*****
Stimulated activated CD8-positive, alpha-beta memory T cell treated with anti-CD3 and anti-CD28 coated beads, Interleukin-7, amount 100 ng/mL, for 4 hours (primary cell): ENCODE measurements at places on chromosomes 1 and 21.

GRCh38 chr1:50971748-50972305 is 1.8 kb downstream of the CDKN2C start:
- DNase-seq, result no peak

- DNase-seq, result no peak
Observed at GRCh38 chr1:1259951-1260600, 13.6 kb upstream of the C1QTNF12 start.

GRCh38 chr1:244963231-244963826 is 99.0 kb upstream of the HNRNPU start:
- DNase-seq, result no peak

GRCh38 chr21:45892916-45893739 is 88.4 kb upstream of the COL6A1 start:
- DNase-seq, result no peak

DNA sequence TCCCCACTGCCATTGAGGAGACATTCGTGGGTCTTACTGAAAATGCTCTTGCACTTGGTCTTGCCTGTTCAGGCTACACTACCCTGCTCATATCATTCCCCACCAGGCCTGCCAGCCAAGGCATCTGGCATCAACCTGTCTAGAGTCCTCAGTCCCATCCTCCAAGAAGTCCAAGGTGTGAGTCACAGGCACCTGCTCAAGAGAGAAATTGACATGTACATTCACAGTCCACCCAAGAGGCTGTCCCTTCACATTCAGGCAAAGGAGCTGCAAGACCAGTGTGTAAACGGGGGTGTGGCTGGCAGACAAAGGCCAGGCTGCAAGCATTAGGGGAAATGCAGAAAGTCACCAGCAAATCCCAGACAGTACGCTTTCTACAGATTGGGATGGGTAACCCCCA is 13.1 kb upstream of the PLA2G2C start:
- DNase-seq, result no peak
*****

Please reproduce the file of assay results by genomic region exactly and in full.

Stimulated activated CD8-positive, alpha-beta memory T cell treated with anti-CD3 and anti-CD28 coated beads, Interleukin-7, amount 100 ng/mL, for 4 hours (primary cell): ENCODE measurements at places on chromosomes 1 and 21.

GRCh38 chr1:50971748-50972305 is 1.8 kb downstream of the CDKN2C start:
- DNase-seq, result no peak

- DNase-seq, result no peak
Observed at GRCh38 chr1:1259951-1260600, 13.6 kb upstream of the C1QTNF12 start.

GRCh38 chr1:244963231-244963826 is 99.0 kb upstream of the HNRNPU start:
- DNase-seq, result no peak

GRCh38 chr21:45892916-45893739 is 88.4 kb upstream of the COL6A1 start:
- DNase-seq, result no peak

DNA sequence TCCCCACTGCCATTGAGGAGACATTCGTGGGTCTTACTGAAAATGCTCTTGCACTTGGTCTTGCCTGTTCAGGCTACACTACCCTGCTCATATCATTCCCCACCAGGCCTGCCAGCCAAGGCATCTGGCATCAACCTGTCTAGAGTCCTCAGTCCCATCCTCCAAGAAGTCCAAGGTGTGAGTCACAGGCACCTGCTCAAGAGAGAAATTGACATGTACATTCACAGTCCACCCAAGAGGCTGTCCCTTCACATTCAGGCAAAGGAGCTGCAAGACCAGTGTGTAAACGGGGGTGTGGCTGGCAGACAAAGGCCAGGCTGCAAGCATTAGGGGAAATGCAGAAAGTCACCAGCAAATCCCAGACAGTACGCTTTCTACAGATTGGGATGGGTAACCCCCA is 13.1 kb upstream of the PLA2G2C start:
- DNase-seq, result no peak